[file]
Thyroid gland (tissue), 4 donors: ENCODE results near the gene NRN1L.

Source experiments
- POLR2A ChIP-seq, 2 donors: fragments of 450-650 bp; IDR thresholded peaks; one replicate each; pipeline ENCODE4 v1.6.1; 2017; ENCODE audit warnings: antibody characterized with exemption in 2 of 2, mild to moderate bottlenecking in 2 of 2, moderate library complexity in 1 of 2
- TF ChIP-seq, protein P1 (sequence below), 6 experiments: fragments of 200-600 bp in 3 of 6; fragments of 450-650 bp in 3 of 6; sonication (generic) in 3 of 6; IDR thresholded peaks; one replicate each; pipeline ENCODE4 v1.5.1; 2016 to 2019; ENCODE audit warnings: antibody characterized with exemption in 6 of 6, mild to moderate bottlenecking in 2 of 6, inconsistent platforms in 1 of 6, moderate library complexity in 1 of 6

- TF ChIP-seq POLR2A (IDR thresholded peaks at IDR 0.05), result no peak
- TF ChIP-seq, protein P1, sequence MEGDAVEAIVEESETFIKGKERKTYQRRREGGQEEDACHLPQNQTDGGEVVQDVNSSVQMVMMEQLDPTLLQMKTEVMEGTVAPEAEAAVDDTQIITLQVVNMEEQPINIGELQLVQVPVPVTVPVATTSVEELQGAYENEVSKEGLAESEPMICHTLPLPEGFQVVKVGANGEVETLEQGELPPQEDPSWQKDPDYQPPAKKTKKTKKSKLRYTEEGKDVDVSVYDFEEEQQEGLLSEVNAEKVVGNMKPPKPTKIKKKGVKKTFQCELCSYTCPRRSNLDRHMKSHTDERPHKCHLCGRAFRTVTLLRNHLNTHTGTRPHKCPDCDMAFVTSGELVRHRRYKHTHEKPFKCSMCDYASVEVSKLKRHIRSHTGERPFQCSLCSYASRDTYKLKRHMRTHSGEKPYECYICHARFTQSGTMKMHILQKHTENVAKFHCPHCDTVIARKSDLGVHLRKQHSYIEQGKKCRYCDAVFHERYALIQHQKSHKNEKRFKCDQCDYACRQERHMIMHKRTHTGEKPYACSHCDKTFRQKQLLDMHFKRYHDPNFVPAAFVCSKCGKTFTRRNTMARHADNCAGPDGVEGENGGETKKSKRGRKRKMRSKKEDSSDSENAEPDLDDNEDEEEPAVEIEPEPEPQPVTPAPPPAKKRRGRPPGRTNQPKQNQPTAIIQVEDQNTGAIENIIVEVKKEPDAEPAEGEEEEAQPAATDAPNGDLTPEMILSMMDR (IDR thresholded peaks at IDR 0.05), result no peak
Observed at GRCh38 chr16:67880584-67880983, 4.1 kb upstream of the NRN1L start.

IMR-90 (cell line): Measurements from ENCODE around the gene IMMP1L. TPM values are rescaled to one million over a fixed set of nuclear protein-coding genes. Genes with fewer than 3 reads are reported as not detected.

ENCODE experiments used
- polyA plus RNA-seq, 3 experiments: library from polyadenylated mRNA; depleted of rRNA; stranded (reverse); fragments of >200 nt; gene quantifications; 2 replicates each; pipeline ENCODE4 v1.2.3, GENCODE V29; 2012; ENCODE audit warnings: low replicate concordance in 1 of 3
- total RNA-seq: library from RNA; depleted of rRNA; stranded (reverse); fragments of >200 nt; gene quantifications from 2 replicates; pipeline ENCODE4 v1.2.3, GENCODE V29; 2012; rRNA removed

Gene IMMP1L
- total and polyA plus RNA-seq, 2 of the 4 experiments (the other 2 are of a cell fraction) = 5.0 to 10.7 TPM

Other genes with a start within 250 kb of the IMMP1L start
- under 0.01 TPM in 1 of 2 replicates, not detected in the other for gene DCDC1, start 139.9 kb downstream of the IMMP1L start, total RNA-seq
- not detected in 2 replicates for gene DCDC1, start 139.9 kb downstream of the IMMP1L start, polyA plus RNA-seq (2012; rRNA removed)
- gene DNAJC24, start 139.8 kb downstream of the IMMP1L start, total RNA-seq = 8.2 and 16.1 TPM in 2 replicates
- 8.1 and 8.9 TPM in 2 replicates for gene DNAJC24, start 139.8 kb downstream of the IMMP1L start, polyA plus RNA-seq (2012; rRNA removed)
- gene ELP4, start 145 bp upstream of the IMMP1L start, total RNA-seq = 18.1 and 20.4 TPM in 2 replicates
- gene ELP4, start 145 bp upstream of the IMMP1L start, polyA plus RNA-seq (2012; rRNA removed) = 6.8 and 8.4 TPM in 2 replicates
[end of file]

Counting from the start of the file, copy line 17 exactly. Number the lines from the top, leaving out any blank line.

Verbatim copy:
- gene DNAJC24, start 139.8 kb downstream of the IMMP1L start, total RNA-seq = 8.2 and 16.1 TPM in 2 replicates